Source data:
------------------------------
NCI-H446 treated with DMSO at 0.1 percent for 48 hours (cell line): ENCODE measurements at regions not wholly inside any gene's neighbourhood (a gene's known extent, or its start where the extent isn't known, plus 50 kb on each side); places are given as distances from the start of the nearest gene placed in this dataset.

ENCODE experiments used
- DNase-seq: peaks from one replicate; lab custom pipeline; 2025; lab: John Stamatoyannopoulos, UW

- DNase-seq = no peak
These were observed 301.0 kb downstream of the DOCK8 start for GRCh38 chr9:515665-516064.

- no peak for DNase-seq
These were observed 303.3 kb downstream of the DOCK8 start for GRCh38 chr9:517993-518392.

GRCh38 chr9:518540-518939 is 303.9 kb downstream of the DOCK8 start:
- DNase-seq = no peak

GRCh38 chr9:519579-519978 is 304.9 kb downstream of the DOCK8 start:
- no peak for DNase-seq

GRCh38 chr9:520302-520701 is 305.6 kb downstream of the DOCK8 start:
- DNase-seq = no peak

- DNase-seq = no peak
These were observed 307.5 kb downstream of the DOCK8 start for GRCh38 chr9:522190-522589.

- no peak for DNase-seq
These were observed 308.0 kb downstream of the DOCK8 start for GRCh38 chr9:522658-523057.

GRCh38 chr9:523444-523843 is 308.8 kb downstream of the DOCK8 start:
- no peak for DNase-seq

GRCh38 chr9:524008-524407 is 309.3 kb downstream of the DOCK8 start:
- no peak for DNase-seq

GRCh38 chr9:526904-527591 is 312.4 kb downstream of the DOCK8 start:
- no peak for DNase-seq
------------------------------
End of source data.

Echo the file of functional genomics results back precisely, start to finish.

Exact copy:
NCI-H446 treated with DMSO at 0.1 percent for 48 hours (cell line): ENCODE measurements at regions not wholly inside any gene's neighbourhood (a gene's known extent, or its start where the extent isn't known, plus 50 kb on each side); places are given as distances from the start of the nearest gene placed in this dataset.

ENCODE experiments used
- DNase-seq: peaks from one replicate; lab custom pipeline; 2025; lab: John Stamatoyannopoulos, UW

- DNase-seq = no peak
These were observed 301.0 kb downstream of the DOCK8 start for GRCh38 chr9:515665-516064.

- no peak for DNase-seq
These were observed 303.3 kb downstream of the DOCK8 start for GRCh38 chr9:517993-518392.

GRCh38 chr9:518540-518939 is 303.9 kb downstream of the DOCK8 start:
- DNase-seq = no peak

GRCh38 chr9:519579-519978 is 304.9 kb downstream of the DOCK8 start:
- no peak for DNase-seq

GRCh38 chr9:520302-520701 is 305.6 kb downstream of the DOCK8 start:
- DNase-seq = no peak

- DNase-seq = no peak
These were observed 307.5 kb downstream of the DOCK8 start for GRCh38 chr9:522190-522589.

- no peak for DNase-seq
These were observed 308.0 kb downstream of the DOCK8 start for GRCh38 chr9:522658-523057.

GRCh38 chr9:523444-523843 is 308.8 kb downstream of the DOCK8 start:
- no peak for DNase-seq

GRCh38 chr9:524008-524407 is 309.3 kb downstream of the DOCK8 start:
- no peak for DNase-seq

GRCh38 chr9:526904-527591 is 312.4 kb downstream of the DOCK8 start:
- no peak for DNase-seq